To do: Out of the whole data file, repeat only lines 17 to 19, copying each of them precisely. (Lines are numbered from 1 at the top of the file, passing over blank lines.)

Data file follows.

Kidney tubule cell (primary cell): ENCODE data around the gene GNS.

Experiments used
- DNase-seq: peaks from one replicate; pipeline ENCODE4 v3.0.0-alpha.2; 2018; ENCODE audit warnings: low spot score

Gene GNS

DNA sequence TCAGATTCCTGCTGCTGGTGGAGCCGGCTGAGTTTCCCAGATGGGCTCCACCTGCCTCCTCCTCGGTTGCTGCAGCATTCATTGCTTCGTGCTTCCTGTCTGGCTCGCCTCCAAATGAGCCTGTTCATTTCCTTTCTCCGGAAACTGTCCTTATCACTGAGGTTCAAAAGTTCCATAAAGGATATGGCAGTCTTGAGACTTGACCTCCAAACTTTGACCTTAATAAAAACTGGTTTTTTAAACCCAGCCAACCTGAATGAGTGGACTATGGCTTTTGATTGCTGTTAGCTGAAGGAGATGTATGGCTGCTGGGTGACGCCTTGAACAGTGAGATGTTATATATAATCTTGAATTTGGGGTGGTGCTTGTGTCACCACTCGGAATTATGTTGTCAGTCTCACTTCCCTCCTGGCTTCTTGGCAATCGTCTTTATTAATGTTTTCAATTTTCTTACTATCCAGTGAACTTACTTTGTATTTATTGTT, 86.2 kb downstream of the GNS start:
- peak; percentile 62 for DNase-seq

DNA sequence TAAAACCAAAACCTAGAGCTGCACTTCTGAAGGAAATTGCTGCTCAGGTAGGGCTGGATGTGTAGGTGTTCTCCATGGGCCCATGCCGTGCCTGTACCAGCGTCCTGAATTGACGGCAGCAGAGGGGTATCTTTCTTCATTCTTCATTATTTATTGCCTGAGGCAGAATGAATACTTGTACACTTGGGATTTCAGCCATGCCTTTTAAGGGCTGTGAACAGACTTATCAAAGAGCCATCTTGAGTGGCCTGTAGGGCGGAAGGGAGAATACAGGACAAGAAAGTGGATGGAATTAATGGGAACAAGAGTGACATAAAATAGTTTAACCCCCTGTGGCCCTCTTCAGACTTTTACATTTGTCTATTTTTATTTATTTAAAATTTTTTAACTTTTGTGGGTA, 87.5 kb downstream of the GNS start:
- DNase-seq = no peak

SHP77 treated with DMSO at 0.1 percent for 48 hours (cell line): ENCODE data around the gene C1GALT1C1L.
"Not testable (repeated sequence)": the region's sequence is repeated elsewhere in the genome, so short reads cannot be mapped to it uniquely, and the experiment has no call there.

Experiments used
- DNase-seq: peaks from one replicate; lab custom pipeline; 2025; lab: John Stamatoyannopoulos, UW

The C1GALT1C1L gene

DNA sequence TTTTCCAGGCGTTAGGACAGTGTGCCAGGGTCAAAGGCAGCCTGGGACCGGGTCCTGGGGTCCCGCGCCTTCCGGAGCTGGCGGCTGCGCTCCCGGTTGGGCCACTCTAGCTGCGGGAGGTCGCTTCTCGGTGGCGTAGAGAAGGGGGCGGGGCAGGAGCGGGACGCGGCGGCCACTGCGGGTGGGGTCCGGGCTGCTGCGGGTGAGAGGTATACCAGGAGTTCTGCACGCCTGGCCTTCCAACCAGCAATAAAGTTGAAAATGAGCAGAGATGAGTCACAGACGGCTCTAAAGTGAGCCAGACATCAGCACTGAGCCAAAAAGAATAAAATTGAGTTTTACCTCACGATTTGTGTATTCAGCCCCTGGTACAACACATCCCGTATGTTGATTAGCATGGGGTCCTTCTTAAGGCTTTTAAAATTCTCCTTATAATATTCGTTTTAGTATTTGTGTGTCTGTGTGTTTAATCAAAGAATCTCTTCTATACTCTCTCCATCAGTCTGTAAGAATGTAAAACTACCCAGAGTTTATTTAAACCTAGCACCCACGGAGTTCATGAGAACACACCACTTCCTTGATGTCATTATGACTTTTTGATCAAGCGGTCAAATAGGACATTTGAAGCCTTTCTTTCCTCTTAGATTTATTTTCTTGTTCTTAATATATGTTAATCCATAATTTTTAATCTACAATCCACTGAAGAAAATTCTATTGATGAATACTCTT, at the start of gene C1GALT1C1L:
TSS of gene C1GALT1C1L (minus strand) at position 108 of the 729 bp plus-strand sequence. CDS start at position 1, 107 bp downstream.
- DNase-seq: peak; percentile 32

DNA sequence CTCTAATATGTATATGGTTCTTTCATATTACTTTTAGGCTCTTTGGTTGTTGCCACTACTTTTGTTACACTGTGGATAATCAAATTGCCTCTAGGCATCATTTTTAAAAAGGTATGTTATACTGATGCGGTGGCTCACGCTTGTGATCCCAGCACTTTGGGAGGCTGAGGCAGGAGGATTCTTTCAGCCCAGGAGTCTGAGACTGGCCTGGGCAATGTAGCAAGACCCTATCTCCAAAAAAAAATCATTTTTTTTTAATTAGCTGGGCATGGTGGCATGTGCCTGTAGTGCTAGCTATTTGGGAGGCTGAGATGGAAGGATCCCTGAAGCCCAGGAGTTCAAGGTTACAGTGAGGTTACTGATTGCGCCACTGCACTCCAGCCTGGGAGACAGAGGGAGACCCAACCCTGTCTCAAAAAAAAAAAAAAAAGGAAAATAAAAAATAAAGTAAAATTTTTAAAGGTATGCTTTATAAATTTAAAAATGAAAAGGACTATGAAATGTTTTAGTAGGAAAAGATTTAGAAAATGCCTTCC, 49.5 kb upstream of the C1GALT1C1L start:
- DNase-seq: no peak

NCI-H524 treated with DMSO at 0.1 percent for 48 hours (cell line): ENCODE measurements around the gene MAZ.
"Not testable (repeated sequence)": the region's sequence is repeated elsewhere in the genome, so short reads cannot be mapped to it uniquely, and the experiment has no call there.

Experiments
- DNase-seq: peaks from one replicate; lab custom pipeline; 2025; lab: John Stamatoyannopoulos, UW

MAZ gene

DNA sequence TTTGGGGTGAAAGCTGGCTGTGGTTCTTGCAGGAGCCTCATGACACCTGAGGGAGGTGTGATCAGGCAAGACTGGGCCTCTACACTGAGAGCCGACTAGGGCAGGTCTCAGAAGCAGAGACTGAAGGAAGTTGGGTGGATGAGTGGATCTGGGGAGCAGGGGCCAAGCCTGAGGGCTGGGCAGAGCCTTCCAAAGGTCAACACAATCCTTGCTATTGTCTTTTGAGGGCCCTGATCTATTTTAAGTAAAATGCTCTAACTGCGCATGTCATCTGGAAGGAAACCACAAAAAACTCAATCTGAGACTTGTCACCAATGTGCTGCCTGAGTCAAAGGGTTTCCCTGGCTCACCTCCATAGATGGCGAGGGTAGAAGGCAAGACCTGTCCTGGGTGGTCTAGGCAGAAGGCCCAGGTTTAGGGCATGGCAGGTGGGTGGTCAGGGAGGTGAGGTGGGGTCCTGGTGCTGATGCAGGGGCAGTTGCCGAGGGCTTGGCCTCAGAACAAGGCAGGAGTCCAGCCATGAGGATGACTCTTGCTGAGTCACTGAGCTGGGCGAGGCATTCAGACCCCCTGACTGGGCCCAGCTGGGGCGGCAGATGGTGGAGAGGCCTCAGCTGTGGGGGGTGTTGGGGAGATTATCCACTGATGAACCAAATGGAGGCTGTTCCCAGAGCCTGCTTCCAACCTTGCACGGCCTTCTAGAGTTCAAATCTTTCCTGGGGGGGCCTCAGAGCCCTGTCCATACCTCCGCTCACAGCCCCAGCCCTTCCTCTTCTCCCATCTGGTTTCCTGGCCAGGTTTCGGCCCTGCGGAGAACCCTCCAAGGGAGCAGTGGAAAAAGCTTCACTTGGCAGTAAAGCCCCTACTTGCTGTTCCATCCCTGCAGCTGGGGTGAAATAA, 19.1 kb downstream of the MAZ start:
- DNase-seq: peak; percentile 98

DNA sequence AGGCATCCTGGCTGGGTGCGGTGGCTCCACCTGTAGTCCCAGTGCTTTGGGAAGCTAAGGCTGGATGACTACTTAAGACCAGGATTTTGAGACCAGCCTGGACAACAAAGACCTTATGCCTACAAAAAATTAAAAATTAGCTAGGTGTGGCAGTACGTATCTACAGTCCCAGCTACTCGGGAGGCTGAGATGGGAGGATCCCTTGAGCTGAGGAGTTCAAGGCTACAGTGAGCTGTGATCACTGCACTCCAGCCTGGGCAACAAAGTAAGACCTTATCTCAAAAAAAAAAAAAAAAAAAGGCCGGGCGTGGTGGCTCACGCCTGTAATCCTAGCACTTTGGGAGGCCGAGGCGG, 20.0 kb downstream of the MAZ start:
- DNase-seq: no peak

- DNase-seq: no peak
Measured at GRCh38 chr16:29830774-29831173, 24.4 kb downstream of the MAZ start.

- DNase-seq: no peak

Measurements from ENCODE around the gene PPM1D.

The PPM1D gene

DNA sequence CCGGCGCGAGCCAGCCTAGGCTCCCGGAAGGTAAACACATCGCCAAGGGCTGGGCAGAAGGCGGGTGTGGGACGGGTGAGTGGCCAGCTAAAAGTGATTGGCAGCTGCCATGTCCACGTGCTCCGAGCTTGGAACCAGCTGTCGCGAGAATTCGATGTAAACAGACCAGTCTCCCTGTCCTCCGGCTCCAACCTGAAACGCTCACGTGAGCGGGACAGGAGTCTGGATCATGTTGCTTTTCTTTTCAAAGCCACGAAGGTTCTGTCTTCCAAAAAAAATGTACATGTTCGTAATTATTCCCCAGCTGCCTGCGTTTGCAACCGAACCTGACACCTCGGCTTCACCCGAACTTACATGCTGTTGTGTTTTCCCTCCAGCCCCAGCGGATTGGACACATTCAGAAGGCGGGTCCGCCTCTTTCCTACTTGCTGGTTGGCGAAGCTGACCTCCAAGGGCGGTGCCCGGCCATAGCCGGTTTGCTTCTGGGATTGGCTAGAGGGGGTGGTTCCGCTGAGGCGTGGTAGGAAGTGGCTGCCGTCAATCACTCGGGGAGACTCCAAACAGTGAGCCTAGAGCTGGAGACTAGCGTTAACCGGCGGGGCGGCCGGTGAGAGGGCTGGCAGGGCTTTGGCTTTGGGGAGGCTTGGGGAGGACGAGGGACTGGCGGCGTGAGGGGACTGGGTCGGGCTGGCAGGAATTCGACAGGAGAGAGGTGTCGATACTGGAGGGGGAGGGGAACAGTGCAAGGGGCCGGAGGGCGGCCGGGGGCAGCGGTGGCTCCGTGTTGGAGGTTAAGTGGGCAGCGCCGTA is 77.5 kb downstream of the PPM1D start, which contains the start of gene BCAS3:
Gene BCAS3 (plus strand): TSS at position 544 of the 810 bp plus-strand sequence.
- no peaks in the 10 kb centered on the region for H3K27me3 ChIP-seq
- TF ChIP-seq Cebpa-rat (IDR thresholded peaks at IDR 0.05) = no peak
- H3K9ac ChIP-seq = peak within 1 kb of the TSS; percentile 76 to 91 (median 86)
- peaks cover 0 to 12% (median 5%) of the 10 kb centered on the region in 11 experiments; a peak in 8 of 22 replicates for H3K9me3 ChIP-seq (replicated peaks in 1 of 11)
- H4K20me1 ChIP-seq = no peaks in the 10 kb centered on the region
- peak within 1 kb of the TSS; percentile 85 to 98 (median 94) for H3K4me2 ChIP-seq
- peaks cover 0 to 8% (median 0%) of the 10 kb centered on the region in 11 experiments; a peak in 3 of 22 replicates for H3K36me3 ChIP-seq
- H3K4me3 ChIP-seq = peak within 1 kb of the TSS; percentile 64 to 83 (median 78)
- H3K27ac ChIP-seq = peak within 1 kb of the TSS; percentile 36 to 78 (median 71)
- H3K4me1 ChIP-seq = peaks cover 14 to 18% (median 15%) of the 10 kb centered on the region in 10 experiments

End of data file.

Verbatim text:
DNA sequence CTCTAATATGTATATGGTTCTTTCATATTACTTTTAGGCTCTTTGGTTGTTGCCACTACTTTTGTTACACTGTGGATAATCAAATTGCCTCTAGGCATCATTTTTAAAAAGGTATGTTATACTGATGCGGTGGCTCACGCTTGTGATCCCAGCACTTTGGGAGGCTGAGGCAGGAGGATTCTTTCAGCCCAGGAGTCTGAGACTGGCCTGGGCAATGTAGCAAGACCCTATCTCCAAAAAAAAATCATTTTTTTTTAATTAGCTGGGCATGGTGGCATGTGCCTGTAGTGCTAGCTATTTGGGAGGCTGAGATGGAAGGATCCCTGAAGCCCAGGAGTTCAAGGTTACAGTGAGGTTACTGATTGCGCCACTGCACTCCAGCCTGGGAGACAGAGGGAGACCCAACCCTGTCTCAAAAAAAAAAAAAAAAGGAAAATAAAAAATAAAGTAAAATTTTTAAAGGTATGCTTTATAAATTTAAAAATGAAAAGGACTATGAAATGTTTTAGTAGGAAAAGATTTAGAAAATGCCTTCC, 49.5 kb upstream of the C1GALT1C1L start:
- DNase-seq: no peak

NCI-H524 treated with DMSO at 0.1 percent for 48 hours (cell line): ENCODE measurements around the gene MAZ.